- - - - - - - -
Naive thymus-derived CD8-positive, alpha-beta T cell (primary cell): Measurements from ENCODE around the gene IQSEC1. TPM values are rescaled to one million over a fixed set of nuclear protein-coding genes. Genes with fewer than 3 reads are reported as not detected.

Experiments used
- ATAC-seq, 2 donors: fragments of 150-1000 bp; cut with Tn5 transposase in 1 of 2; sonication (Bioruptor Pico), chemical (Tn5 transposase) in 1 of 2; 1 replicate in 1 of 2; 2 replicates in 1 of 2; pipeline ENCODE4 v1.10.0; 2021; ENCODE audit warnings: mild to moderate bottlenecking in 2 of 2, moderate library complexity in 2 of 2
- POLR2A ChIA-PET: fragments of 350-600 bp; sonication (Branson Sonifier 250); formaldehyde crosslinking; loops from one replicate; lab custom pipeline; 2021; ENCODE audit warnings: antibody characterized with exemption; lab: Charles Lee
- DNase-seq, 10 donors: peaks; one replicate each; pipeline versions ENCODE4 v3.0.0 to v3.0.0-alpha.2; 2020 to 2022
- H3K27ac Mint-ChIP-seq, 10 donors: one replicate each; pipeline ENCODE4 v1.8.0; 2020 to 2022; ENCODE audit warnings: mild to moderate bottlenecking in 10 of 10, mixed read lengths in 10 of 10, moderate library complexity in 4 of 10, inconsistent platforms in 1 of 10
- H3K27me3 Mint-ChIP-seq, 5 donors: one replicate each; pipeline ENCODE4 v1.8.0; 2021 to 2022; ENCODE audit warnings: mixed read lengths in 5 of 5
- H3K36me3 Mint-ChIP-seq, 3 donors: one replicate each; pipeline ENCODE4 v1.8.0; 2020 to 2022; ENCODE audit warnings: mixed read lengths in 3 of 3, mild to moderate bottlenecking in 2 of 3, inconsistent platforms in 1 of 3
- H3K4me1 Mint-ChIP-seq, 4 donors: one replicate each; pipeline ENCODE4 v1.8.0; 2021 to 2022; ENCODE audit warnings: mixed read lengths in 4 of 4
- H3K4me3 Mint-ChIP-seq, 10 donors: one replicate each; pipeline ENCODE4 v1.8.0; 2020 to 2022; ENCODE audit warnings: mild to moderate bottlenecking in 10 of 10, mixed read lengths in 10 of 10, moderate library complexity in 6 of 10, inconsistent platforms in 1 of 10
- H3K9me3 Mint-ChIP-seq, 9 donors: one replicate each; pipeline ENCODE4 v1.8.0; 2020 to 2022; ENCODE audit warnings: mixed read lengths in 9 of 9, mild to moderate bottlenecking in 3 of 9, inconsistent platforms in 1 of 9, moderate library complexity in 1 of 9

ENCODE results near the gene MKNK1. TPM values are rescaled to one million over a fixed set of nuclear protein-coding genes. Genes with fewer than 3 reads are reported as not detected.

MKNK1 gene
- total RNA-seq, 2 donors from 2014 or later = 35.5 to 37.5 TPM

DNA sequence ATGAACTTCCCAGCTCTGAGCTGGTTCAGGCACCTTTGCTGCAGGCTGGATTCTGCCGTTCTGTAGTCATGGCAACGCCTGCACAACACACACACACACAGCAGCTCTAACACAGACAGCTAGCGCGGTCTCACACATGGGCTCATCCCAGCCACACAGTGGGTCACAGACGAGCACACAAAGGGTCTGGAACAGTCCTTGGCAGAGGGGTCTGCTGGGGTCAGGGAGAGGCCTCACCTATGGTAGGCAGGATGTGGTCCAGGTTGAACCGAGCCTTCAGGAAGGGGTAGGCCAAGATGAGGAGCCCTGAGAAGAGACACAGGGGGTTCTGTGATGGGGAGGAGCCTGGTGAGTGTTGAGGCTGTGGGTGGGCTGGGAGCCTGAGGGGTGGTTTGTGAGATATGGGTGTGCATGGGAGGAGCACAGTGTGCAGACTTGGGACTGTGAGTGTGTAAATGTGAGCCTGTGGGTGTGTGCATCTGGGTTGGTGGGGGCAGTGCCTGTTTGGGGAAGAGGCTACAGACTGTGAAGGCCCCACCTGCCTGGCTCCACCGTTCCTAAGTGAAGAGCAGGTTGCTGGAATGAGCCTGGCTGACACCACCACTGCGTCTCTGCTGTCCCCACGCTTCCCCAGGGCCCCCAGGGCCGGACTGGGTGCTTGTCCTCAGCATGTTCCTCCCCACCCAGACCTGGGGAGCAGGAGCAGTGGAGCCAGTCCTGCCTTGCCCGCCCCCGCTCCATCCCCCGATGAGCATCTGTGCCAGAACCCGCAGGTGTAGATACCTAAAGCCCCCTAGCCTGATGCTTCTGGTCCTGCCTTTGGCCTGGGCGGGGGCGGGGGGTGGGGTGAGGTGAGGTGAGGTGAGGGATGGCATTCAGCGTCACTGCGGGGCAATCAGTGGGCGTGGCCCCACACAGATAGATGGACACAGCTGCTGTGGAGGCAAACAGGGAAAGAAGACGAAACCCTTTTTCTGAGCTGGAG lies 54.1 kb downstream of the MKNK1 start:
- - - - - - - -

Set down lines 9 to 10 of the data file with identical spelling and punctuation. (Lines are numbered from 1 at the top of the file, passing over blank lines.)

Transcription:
- H3K4me1 Mint-ChIP-seq, 4 donors: one replicate each; pipeline ENCODE4 v1.8.0; 2021 to 2022; ENCODE audit warnings: mixed read lengths in 4 of 4
- H3K4me3 Mint-ChIP-seq, 10 donors: one replicate each; pipeline ENCODE4 v1.8.0; 2020 to 2022; ENCODE audit warnings: mild to moderate bottlenecking in 10 of 10, mixed read lengths in 10 of 10, moderate library complexity in 6 of 10, inconsistent platforms in 1 of 10